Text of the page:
Wednesday, August 29, 2018

Mussels Bringing Clarity to Maryland Rivers

Residents along the Severn River are used to muddy, murky water with little visibility below the surface. “You don't have to go out very far before you can't see the very bottom,” said Severna Park resident Nancy Somers.
“Typically this time of the summer, boat traffic keeps it stirred up and very murky looking,” added her neighbor Mel Merritt. “And I've noticed how much clearer it is and how much easier it is to see the bottom of shallow areas.”

What's causing this new, clearer view? Scientists point to Dark False Mussels. They are filter feeders that have blossomed in underwater colonies, covering rocks, docks, pilings and the underside of boats.
False Dark Mussels coat an oyster cage in the Severn River
False Dark Mussels are an invasive species, originally native to the Gulf Coast, and related to the dreaded Zebra Mussel. Should we fear them as well?

Chesapeake Bay Foundation Senior Naturalist John Page Williams said, “They're here when conditions are right for them. I mean they're still here all the time but the population drops way down.” Williams said this shellfish population can be found exploding in the Severn and Magothy Rivers because of our very wet spring. “It's been outrageously wet,” he said.

Dark False Mussels are very small; they’re only about the size of a fingernail. But all together, by the millions, they can make a big impact.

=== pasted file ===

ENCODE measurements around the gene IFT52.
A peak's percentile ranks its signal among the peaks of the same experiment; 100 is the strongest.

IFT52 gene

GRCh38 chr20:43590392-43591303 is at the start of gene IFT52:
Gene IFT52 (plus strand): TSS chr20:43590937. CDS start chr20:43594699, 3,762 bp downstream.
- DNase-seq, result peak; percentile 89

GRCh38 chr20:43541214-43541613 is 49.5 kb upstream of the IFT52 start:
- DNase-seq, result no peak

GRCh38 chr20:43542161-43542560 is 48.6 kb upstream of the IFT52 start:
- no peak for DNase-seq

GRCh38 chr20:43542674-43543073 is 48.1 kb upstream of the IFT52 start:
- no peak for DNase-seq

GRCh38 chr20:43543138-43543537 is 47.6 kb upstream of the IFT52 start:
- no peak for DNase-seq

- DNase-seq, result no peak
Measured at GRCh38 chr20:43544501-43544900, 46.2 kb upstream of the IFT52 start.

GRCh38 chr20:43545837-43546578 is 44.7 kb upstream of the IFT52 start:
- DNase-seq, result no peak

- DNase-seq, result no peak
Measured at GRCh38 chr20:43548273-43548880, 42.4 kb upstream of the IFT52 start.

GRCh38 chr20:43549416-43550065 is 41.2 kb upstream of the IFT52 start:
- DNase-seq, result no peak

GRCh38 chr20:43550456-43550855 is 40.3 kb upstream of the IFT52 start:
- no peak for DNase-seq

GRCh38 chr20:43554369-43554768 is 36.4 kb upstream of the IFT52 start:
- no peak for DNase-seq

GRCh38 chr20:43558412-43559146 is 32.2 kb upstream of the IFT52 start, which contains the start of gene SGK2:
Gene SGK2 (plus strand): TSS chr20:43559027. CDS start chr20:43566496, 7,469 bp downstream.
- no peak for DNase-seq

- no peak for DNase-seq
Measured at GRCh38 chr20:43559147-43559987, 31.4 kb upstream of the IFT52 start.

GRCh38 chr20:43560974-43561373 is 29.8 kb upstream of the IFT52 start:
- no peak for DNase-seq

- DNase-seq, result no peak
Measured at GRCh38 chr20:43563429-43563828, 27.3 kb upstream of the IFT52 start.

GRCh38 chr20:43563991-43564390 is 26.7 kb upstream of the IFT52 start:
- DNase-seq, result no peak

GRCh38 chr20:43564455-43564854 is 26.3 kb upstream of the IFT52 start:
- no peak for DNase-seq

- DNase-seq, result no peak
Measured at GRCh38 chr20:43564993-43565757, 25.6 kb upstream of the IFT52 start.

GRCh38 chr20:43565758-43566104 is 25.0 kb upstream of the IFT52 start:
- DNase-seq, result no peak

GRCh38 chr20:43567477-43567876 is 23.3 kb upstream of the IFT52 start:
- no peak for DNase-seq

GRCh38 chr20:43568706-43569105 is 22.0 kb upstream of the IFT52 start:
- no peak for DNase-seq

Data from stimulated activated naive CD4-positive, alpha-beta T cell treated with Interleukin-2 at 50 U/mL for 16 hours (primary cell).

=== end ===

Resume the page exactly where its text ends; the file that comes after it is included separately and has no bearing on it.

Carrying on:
. . .
The clarity the mussels create helps underwater grasses grow which in turn helps fish and the entire ecosystem thrive. But unlike oysters, which are larger, important players in the bay's recovery, Dark False Mussels are much less reliable. They explode in population every several years. For now, locals are loving the view, even if it's not quite the Bahamas.

“It's not a clear blue or Caribbean color but it's much closer to the river I remember from when I was growing up,” Merritt said.
I've seen similar "blooms" of filter feeding organisms that provide, for a while anyway, much clearer water, several times during my time of life in the Bay region. In particular, ten years ago or more, I recall a bloom of the sea grape, Mogula Manhattanensis, that had the visibility in our area as great as 10 ft (1 ft or less is more typical). Such respites are welcome, but don't really represent a long term improvements. The blooms inevitably fail again, and the organisms either die, or are eaten by predators, and the nutrients they have sequestered in their tissues recycled back to the water. For long term improvement we really need large areas covered with relatively stable populations of something long lived, something, like say, oysters.

No comments:

Post a Comment